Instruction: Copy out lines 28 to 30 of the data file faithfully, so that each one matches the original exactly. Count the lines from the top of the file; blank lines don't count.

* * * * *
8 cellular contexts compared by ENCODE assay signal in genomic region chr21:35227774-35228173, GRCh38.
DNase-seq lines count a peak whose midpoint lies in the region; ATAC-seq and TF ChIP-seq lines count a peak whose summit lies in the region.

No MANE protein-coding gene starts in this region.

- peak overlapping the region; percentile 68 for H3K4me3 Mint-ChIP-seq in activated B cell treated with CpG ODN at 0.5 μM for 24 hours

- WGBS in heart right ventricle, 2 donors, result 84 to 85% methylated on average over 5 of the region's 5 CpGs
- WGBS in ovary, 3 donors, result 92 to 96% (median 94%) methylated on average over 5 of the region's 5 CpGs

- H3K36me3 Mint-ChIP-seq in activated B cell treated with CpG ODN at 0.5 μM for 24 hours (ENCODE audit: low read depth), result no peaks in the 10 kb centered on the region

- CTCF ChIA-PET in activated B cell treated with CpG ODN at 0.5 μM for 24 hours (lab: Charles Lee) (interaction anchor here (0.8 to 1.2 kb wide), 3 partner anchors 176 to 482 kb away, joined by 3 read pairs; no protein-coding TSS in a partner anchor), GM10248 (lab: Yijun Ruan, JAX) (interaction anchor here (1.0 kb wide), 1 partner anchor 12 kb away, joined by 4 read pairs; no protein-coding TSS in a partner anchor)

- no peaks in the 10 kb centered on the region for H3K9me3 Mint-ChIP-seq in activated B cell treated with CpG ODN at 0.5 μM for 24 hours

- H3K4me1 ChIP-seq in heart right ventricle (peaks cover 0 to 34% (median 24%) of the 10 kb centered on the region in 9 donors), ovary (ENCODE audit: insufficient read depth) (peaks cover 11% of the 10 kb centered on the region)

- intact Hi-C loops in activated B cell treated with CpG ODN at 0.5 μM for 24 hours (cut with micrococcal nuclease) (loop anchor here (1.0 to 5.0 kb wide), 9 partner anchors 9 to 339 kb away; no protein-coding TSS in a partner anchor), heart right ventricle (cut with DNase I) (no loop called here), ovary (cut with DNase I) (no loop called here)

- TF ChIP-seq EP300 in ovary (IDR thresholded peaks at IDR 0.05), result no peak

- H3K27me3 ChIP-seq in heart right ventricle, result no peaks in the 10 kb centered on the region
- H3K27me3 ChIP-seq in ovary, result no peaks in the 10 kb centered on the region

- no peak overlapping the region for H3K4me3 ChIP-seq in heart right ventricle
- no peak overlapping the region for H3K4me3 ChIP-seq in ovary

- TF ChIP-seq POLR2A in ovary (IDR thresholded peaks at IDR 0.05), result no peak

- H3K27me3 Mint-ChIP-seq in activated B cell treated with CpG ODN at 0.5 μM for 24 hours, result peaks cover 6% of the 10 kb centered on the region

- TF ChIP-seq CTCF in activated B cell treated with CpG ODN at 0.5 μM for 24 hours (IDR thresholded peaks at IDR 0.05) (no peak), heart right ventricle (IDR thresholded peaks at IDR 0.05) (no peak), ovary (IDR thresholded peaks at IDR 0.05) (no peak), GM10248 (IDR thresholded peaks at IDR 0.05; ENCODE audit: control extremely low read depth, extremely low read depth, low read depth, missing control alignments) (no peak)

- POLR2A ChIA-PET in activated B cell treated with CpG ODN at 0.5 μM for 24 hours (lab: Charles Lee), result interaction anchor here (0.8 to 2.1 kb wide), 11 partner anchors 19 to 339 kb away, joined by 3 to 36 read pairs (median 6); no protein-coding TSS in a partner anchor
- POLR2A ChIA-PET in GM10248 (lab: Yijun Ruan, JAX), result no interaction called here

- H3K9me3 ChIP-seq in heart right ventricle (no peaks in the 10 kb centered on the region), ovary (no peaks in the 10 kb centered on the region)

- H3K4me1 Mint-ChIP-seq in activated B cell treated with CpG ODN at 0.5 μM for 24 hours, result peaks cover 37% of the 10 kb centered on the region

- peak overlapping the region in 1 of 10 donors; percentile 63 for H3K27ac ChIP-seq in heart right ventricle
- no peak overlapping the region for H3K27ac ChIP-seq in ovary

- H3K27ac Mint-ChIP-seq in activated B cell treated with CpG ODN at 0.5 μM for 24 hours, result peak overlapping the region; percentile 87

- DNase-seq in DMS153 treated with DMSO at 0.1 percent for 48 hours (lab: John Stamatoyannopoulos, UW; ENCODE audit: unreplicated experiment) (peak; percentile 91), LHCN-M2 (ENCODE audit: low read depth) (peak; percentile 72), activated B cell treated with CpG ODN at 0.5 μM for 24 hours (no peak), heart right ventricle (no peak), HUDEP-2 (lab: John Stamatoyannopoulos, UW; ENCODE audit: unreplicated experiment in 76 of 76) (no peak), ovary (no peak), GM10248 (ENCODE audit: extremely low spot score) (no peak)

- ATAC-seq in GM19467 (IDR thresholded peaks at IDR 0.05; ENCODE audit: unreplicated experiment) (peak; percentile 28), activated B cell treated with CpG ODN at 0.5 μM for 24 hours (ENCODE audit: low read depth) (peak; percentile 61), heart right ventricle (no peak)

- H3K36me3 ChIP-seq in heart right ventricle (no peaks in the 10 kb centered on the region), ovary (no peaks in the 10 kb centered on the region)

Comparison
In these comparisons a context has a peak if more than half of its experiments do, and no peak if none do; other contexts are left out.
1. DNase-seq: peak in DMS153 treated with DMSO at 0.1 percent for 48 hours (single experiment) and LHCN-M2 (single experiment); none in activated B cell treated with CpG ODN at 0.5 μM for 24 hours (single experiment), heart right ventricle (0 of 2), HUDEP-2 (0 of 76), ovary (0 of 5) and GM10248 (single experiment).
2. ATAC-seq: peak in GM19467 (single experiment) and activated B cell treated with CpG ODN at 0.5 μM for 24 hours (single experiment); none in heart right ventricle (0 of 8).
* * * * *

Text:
- ATAC-seq in GM19467 (IDR thresholded peaks at IDR 0.05; ENCODE audit: unreplicated experiment) (peak; percentile 28), activated B cell treated with CpG ODN at 0.5 μM for 24 hours (ENCODE audit: low read depth) (peak; percentile 61), heart right ventricle (no peak)

- H3K36me3 ChIP-seq in heart right ventricle (no peaks in the 10 kb centered on the region), ovary (no peaks in the 10 kb centered on the region)

Comparison